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Columbia shelter to aid in rescue of 100 cats

Madeline Carter Columbia Daily
Tribune
The Missouri Coalition of Animal Care Organizations expects to take 100 or more cats like the one pictured from a hoarding situation in Sedalia. Shelters around the state are looking for foster families for the cats.

The Central Missouri Humane Society is preparing to take in a minimum of 15 cats this week from a large hoarding situation in Sedalia.

Associate Director Michelle Casey said she expects many of the cats will be needing medical treatment. In an interview, Casey said the Humane Society is expecting to treat parasites and various types of infections. Upon arrival, each cat will receive a veterinary evaluation.

“It’s a unique situation when it’s tied in with the pandemic,” Casey said. “Already, we’ve changed operations a little bit and are trying to do the best we can to keep our staff and animals and the public as safe as possible.”

Casey emphasized the need for foster parents, as the shelter is currently seeing an influx of kittens.

Typically, during the spring and summer, shelters across the U.S, see an influx of cats arriving at shelters, which they commonly refer to as “Kitten Season.”

The litters that arrive as the weather warms often leads to shelters tight for space because of the number of animals that they are forced to take in.

“We already are pretty overwhelmed, and have a lot of cats here at the shelter and in foster care, but also a lot of requests from people in the public who have animals they can't take care of, or have strays that are that have been having babies and that are in need,” she said. “So we are pulled a little thin right now. So taking in even more cats, I mean the need for foster parents is just you know, super great right now.”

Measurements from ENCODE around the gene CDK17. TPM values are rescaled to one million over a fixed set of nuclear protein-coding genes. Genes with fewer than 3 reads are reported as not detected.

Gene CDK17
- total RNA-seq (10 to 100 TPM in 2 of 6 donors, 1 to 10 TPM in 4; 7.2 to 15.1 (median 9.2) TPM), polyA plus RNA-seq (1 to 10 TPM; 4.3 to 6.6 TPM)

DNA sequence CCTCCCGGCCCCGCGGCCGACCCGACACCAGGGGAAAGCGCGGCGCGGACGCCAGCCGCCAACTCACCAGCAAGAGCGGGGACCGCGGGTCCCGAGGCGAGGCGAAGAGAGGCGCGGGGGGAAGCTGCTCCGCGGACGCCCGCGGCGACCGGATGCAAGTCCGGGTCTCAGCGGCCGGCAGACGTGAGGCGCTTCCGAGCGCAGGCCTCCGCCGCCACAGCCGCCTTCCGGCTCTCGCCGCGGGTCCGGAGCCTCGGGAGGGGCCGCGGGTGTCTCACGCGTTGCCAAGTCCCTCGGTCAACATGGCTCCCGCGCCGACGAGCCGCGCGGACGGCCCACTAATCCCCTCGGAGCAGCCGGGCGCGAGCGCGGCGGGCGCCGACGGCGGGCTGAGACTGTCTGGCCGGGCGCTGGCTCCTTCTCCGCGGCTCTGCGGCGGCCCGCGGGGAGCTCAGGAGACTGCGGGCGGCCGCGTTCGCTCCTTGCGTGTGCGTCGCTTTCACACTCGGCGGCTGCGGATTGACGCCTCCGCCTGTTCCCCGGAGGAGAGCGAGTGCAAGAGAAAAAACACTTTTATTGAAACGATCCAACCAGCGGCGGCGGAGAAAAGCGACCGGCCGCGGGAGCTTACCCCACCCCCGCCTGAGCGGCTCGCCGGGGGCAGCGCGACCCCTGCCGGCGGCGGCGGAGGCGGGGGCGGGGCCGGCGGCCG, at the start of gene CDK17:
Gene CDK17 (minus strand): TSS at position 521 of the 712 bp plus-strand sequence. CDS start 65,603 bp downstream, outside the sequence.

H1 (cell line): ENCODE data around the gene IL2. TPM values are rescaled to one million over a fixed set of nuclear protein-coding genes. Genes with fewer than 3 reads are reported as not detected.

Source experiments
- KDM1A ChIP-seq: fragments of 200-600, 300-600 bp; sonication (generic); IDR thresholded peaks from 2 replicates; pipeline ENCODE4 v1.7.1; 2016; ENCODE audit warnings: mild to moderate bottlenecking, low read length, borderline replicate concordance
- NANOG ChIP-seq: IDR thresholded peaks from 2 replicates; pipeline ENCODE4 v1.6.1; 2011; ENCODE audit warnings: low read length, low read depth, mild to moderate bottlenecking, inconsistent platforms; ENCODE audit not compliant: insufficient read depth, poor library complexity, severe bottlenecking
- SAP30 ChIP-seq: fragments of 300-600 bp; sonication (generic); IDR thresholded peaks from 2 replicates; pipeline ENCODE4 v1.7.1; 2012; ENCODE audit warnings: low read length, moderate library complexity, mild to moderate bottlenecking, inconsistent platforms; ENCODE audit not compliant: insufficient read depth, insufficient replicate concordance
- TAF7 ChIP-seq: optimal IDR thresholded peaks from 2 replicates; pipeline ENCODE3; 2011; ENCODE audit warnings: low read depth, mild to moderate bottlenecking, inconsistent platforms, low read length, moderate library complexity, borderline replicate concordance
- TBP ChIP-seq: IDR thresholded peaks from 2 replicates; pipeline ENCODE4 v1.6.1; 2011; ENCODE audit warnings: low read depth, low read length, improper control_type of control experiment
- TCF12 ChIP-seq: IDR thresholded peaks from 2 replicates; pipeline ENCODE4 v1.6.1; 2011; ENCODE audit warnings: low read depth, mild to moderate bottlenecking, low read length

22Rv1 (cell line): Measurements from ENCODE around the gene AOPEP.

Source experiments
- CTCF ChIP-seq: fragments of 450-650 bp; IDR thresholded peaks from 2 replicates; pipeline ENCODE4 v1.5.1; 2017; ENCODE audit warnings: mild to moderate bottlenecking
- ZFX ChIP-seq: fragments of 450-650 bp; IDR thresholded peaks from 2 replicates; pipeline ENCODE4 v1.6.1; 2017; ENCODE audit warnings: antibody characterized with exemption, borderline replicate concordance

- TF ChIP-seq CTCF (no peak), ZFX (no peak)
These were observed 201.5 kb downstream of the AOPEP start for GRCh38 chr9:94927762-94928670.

The Missouri Coalition of Animal Care Organizations expects to take 100 or more cats from the house. Shelters from around Missouri and two neighboring states will lend a hand in finding new homes for the kittens.

On Wednesday, volunteers will go to Sedalia to remove the cats and transport them to the various partner organizations. Then, the shelters will tackle medical care and prepare them for adoption.

In an email from the Columbia shelter, it stated medical costs could easily exceed $10,000.

According to the coalition’s president, Abbie Knudsen, cases like this are considered emergency response efforts. The owner of the cats is cooperating with the coalition, but the number of cats and need for medical care is cause for concern.

“In this particular case, the Sedalia Animal Shelter is the local shelter where the home is in their local community, and they would not be able to take a hundred cats into their shelter and adopt them out,” Knudsen said. “So we connected with them to help them identify other partners all across the state and even beyond Missouri. We have partners in Illinois, as well as Kansas, that are going to help prepare these cats for adoption.”

As of now, the coalition has identified around a dozen partner organizations that are willing to take in some of the cats that are located in the home.

“Organizations from every corner of the state...with different types of communities, with different types of adoption programs, have all come forward to offer to help, and we built this sort of network of all different shelters and rescues to all stand behind the [Sedalia] animal shelter, and essentially say ‘we're here to support you,” she said.

The Sedalia Animal Shelter is expected to take around 10 of the kittens, but all of the shelters involved are attempting to be flexible, according to Knudsen. Each shelter is currently expecting to take in around 10-15 of the cats.

While there is no formal reporting system for cases like this within the state, the coalition has seen a few similar cases this year. According to Knudsen, the coalition doesn’t always see hoarding situations with cats. Sometimes it’s small animals like rats or mice, and other times it’s larger animals like dogs or cats.

“When many, many, many cats live in a small space, one of the most common things we see are upper respiratory infections,” she said.

The cats shouldn’t have long-term issues, once they receive medical care and less crowded conditions, Knudsen said.

“So they get well, and they can go to homes and they can live a long, perfectly normal life with their families,” she said.

Knudsen also noted how proud she was of the many organizations that have stepped up to welcome the cats into their shelters.

“We’re going to take care of our animals here in Missouri,” Knudsen said. “I think that’s something to be really, really proud of.”